Understanding women’s experiences during childbirth is an important component of addressing issues related to the quality of maternal health care. However, measuring the quality of maternal health care, and specifically women’s experiences, is notoriously difficult. Researchers, clinicians and patients disagree about what factors are important to capture, and those factors are often context-specific. Numerous tools have been developed in different parts of the world to measure various aspects of women’s experiences with maternal health care. Some have been tested more extensively than others, and many are designed with a specific sub-population in mind.
A paper that was recently published in BMC Pregnancy and Childbirth reviewed existing measurement tools that aim to capture women’s childbirth experiences. The authors assessed 36 diverse instruments and scored each one based on a set of properties focused on validity and reliability. Overall quality scores were calculated based on accuracy, usefulness and relevance.
Based on their analysis, the authors recommended 7 tools with the highest overall quality scores:
|Patient Perception Score||United Kingdom||3||Measures patients’ perceptions following operative delivery|
|Pregnancy and Maternity Care Patients Experiences Questionnaire||Norway||145||Meant for use in health systems that are similar to Norway’s|
|The Childbirth Experience Questionnaire||Sweden||22||For first-time mothers|
|The Childbirth Perception Scale||The Netherlands||12||Includes postpartum assessment|
|The Maternal Satisfaction Scale for Caesarean Section||Canada||22||Measures patients’ perceptions following cesarean section|
|The Responsiveness in Perinatal and Obstetric Health Care Questionnaire||The Netherlands||40||Based on the World Health Organization’s Responsiveness Model|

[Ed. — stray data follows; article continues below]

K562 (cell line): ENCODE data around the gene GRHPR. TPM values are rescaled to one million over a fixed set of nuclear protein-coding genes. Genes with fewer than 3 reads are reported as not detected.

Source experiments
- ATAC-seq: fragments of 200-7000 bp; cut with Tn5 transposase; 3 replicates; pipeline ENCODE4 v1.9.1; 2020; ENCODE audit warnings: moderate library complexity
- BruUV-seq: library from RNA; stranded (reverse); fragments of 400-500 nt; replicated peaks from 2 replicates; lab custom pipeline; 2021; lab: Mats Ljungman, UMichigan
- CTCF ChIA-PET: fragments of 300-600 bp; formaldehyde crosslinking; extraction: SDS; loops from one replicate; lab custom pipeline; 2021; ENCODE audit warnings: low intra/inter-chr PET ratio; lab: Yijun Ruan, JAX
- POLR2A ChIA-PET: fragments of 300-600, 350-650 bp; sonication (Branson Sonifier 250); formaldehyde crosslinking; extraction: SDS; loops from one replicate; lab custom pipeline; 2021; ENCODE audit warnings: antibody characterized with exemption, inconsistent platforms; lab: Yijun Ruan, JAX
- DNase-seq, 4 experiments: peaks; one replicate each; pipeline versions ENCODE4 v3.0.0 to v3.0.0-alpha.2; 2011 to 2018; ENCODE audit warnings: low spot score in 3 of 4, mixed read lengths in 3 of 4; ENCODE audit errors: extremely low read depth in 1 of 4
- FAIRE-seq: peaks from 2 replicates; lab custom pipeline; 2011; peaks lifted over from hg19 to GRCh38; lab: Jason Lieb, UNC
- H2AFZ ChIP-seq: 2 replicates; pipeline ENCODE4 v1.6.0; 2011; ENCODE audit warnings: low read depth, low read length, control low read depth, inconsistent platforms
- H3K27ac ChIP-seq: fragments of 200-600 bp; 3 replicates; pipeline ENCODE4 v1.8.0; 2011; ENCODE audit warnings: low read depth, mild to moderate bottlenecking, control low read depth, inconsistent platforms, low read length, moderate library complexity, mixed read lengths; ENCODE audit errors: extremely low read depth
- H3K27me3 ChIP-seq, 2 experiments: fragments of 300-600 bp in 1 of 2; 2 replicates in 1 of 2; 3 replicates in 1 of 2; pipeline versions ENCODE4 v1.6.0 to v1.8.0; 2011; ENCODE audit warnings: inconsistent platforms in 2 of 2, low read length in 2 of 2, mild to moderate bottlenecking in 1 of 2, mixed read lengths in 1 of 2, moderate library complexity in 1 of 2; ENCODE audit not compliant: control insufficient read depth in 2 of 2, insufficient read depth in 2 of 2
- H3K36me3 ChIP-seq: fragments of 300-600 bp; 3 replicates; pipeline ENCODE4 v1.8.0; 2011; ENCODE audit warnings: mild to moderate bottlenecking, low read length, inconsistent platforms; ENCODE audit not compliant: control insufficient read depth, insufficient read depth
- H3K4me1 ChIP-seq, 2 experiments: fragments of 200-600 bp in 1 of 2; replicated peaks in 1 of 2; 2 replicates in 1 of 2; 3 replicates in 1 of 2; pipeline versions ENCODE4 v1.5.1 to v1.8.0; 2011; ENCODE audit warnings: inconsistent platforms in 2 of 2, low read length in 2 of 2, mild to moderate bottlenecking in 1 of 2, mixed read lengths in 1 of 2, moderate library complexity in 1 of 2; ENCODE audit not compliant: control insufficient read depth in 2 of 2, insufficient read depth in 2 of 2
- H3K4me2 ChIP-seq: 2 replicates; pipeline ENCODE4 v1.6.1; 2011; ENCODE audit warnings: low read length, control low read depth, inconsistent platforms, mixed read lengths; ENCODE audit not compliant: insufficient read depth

|Wijma Delivery Expectancy/Experience Questionnaire||Sweden||29||Measures fear of childbirth|
While there are several tools available for measuring women’s childbirth experiences, the majority of them require further investigation. It is also important to note that almost all of the tools included in this review were designed and tested in high-income countries. Additional work is needed to adapt these tools for use in diverse settings across the globe to ensure that the constructs being measured are locally relevant. Having accurate, useful tools to measure women’s childbirth experiences is essential for efforts to improve the provision of respectful, high quality maternal health care for every woman.
Read the full open access paper, “Measuring women’s childbirth experiences: A systematic review for identification and analysis of validated instruments.”
Learn about recently developed tools designed to measure the quality of women’s interactions with maternity care providers and their role in decision-making during childbirth.
Are you a researcher who is using or designing an instrument to measure women’s experiences with maternal health care? Tell us about your work!